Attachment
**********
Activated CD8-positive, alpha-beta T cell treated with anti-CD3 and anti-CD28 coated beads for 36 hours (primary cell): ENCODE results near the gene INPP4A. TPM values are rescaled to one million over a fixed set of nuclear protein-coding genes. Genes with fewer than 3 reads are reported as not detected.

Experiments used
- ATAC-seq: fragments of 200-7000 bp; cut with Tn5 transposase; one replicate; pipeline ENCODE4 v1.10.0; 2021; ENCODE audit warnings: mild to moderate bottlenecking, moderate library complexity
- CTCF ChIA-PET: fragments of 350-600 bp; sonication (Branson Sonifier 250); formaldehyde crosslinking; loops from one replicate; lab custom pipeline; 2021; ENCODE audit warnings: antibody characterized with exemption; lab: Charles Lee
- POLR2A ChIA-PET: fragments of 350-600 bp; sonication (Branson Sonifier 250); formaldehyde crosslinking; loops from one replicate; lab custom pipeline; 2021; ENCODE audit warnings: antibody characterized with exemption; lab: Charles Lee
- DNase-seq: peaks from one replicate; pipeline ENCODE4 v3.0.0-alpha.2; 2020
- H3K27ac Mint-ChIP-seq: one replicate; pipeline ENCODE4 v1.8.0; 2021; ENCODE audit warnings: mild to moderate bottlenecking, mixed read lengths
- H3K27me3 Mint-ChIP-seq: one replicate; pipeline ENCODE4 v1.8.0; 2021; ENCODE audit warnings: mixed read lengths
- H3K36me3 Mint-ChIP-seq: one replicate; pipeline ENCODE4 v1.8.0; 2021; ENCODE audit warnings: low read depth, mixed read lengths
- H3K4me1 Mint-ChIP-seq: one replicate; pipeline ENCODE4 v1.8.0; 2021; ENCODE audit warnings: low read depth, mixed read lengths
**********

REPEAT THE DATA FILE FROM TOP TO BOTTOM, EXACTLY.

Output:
Activated CD8-positive, alpha-beta T cell treated with anti-CD3 and anti-CD28 coated beads for 36 hours (primary cell): ENCODE results near the gene INPP4A. TPM values are rescaled to one million over a fixed set of nuclear protein-coding genes. Genes with fewer than 3 reads are reported as not detected.

Experiments used
- ATAC-seq: fragments of 200-7000 bp; cut with Tn5 transposase; one replicate; pipeline ENCODE4 v1.10.0; 2021; ENCODE audit warnings: mild to moderate bottlenecking, moderate library complexity
- CTCF ChIA-PET: fragments of 350-600 bp; sonication (Branson Sonifier 250); formaldehyde crosslinking; loops from one replicate; lab custom pipeline; 2021; ENCODE audit warnings: antibody characterized with exemption; lab: Charles Lee
- POLR2A ChIA-PET: fragments of 350-600 bp; sonication (Branson Sonifier 250); formaldehyde crosslinking; loops from one replicate; lab custom pipeline; 2021; ENCODE audit warnings: antibody characterized with exemption; lab: Charles Lee
- DNase-seq: peaks from one replicate; pipeline ENCODE4 v3.0.0-alpha.2; 2020
- H3K27ac Mint-ChIP-seq: one replicate; pipeline ENCODE4 v1.8.0; 2021; ENCODE audit warnings: mild to moderate bottlenecking, mixed read lengths
- H3K27me3 Mint-ChIP-seq: one replicate; pipeline ENCODE4 v1.8.0; 2021; ENCODE audit warnings: mixed read lengths
- H3K36me3 Mint-ChIP-seq: one replicate; pipeline ENCODE4 v1.8.0; 2021; ENCODE audit warnings: low read depth, mixed read lengths
- H3K4me1 Mint-ChIP-seq: one replicate; pipeline ENCODE4 v1.8.0; 2021; ENCODE audit warnings: low read depth, mixed read lengths